The 3DS: When Form Fetters Function

When I bought the original Nintendo DS at launch, I picked up Feel the Magic XY/XX —the first game I played that used a touch screen to directly control gameplay. Dragging the stylus across the screen to guide my black-silhouetted character through a treacherous, spike-filled path was a completely unique experience. Many of the other mini-games don’t measure up, especially the ones where you tap charging bulls and pinching scorpions, but for a launch title, it got me sufficiently excited for future DS games.

Then came Kirby: Canvas Curse, Trauma Center: Under the Knife, WarioWare: Touched!, Elite Beat Agents, and The World Ends With You. These games took further advantage of the bottom screen’s touchpad. Guiding Kirby with rainbow lines was a radical departure gameplay-wise from previous installments in the series that no other platform (at the time) could hope to replicate. When that game released, it single-handedly proved that the touchscreen was not a gimmick, but instead a completely new way to play video games.

Those previously listed games share something else in common: the action is all happening on the bottom screen. Other DS games used the touchscreen as a menu, a way to eliminate cluttered display information that didn’t facilitate the gameplay. The reverse is true for the listed games, and that’s what makes them so memorable. Controlling Link in The Legend of Zelda: Phantom Hourglass with only a stylus introduced fans to puzzles that were totally unique to that method of control.

If you look at the current 3DS library, and even upcoming releases, both are completely absent of similar experiences. This is because the two screens on the 3DS are not made equal—why would a game designer make a game for the system that ignored the larger, 3D imbued display to focus on the smaller screen? The original DS didn’t have this problem, so developers could approach it in whatever way they wanted to. Games still use the touchscreen—Kid Icarus: Uprising and Steel Diver are two of the very few examples—but they do so in a way that controls actions on the top screen.

The increased horsepower also contributes to this issue. Previous Nintendo handhelds were home to games that suited portables more than consoles—side-scrolling platformers, bit-sized high score games like WarioWare and Trauma Center, isometric and birds eye view role-playing games, etc. These games are slowly being replaced with games that would play just as well or even better on a console. As I play through Kid Icarus: Uprising, a game I’ve grown to secrete mounds of oozy enthusiasm for, I can’t help but think playing it on the Wii would be more intuitive and enjoyable. That’s a huge reason I haven’t purchased a Playstation Vita (other than me being super broke)—I don’t want to play games on a handheld that almost replicate console experiences. The DS embodied everything I loved about handheld gaming and more. It carved out its own niche and a ton of inventive developers embraced its quirky design to craft totally awesome games.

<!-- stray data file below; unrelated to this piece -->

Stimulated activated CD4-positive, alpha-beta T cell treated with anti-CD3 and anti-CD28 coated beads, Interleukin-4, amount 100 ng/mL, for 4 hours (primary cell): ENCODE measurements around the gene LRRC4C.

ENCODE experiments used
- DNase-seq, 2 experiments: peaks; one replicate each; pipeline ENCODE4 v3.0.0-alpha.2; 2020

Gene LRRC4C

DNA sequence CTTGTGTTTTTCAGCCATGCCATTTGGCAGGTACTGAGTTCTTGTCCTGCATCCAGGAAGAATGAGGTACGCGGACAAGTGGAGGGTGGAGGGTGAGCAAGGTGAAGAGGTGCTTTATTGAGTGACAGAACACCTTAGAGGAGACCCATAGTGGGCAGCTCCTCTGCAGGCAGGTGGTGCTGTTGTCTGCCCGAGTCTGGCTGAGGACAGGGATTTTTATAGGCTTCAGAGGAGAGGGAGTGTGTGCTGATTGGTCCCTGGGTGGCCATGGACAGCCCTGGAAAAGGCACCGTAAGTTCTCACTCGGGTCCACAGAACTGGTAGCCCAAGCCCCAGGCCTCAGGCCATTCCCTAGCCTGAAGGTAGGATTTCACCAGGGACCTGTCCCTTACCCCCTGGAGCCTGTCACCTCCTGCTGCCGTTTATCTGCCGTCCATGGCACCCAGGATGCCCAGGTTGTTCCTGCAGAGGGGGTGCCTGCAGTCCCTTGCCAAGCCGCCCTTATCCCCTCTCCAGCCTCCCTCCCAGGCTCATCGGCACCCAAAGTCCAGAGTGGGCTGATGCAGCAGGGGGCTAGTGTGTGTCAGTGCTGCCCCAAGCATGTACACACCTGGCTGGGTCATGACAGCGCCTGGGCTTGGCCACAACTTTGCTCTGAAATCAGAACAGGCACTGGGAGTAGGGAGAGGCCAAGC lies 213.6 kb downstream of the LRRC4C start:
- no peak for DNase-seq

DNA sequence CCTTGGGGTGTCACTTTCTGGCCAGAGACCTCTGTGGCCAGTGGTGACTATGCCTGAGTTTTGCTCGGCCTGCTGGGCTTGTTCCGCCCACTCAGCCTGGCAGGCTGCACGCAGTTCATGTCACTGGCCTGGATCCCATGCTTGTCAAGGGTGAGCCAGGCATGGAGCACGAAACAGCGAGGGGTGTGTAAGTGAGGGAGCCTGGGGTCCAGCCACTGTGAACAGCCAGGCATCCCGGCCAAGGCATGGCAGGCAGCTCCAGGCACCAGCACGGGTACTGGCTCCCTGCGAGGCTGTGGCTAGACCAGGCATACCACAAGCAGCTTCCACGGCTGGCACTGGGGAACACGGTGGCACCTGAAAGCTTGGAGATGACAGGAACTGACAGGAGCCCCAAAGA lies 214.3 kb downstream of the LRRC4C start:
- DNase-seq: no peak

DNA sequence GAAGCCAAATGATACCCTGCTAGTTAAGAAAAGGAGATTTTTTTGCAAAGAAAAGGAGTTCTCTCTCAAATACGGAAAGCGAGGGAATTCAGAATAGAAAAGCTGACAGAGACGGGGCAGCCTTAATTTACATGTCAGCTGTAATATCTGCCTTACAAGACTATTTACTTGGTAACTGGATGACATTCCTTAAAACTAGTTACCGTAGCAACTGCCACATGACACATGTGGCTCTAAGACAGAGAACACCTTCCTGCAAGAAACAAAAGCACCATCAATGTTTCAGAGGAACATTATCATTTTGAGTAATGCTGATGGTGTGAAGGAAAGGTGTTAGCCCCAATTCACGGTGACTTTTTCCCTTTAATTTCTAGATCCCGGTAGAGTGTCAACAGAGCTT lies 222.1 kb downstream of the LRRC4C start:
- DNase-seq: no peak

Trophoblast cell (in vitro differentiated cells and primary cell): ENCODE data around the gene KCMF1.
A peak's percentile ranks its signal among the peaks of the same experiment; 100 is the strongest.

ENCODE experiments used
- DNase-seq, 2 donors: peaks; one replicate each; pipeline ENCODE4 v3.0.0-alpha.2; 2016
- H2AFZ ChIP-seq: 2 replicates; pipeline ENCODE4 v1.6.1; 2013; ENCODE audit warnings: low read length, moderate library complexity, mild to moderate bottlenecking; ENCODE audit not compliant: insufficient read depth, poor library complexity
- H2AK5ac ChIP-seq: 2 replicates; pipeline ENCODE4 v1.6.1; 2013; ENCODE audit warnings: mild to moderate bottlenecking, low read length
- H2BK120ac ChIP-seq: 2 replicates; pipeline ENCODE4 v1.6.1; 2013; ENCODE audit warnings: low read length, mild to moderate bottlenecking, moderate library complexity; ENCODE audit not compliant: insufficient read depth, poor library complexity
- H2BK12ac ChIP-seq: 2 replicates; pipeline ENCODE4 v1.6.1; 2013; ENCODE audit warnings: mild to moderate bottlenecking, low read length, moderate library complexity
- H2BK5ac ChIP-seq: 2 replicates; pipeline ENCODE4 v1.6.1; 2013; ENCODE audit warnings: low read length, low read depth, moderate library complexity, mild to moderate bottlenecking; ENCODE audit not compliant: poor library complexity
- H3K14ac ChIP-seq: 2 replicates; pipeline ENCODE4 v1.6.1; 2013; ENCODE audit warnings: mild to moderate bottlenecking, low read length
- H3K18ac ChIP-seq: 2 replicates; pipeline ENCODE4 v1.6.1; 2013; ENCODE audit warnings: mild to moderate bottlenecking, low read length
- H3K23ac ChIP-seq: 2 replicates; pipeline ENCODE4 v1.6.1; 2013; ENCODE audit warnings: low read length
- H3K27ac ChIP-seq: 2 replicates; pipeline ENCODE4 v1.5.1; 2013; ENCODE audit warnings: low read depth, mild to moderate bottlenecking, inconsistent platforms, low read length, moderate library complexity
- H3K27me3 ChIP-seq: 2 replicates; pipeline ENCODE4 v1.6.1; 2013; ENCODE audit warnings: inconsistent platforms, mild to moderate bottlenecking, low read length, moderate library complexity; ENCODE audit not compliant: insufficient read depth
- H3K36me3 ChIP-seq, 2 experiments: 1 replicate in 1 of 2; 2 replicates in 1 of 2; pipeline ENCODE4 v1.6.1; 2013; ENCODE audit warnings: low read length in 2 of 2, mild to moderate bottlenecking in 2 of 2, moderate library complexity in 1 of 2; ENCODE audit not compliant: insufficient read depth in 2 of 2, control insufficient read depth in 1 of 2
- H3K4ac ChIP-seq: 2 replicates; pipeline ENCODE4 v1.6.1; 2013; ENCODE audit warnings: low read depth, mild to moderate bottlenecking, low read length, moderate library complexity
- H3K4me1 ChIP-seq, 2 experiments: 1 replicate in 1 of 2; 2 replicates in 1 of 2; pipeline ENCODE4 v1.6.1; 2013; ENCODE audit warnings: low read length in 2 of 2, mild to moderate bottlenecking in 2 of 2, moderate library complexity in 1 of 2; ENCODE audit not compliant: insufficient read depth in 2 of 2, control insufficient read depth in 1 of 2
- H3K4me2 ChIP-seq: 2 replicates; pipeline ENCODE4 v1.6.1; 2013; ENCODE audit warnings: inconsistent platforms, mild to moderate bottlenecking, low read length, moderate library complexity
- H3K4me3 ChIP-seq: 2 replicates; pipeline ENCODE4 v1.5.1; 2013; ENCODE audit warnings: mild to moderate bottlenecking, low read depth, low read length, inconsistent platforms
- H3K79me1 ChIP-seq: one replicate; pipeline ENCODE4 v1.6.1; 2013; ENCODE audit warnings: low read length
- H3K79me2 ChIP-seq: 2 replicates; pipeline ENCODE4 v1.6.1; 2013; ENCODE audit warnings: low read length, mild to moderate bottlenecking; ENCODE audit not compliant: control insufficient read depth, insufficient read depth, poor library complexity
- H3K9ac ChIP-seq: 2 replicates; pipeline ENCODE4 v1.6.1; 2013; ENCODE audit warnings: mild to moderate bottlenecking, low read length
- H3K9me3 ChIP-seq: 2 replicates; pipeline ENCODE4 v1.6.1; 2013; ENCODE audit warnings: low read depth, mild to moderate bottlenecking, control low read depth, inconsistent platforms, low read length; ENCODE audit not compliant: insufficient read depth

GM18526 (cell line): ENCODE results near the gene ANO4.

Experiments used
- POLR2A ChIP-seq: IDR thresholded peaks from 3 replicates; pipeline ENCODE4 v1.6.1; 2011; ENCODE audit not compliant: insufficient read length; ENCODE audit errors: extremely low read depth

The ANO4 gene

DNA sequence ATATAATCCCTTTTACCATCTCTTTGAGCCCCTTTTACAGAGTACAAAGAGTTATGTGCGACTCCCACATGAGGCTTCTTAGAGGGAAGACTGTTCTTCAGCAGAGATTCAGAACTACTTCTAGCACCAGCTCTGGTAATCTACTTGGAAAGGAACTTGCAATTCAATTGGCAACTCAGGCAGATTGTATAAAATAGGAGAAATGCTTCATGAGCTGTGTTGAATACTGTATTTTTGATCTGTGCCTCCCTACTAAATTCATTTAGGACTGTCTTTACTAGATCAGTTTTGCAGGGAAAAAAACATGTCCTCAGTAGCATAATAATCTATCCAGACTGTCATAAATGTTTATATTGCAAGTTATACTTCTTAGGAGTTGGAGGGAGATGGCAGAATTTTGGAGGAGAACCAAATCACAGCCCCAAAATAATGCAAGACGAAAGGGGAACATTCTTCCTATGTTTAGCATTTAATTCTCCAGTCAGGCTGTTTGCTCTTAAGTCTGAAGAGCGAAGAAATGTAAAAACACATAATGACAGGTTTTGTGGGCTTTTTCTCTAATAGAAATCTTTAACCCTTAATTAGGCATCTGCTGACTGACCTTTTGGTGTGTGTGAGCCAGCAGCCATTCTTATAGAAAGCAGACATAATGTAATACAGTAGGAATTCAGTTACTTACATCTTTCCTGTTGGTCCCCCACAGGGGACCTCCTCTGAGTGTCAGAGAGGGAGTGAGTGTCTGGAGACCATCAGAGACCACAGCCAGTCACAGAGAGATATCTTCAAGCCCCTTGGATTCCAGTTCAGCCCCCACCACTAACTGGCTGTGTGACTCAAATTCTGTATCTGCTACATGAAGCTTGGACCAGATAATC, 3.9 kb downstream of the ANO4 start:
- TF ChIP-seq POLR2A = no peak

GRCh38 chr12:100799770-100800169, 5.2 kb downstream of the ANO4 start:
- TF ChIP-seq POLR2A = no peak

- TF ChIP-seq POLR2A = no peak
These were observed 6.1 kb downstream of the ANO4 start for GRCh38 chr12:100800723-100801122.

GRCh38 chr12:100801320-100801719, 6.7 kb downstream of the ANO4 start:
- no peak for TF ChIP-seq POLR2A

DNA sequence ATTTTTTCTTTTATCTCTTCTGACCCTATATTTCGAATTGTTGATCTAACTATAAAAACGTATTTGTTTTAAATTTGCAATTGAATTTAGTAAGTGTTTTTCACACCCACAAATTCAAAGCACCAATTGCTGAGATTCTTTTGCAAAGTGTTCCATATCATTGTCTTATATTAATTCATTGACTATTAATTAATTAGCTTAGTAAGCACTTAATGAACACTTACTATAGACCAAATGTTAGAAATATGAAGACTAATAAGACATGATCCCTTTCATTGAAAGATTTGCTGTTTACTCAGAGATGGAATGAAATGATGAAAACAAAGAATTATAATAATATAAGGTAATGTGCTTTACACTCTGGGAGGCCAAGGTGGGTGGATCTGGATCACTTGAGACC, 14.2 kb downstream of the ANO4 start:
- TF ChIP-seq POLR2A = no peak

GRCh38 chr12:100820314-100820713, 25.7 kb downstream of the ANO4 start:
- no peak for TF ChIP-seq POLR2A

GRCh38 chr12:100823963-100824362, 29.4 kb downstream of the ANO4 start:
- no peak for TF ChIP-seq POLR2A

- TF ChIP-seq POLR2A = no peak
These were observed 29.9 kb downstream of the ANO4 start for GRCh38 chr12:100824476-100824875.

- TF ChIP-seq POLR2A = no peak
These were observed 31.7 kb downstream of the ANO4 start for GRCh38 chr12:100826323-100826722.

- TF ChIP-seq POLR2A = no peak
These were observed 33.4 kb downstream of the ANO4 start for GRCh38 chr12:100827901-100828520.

Even as the 3DS launched and its predecessor was on life support, Kirby: Mass Attack came out—another game that focused its action on the touchscreen. These kinds of imaginative games may have sadly come and gone. It’s unsettling to see the 3DS’ design inhibit game design. Now that I see developers gravitate towards the screen with the most features, I worry that the Wii U will face similar issues.

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  1. Wow! This blog is cool! How can I make it look like this ?

  2. Comet Theme. I make all of the header images myself in Photoshop. The things on on the right are called Widgets and they’re east to customize.


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  • About the Author

    Calvin Holt never stops thinking about games. His mind is an unkempt destination, replete with twenty-sided dice, internalized button sequences for combos, and that infectious "Treasure Chase" tune from Rayman Origins. Squinshee aims to organize, rather than temper, these thoughts.

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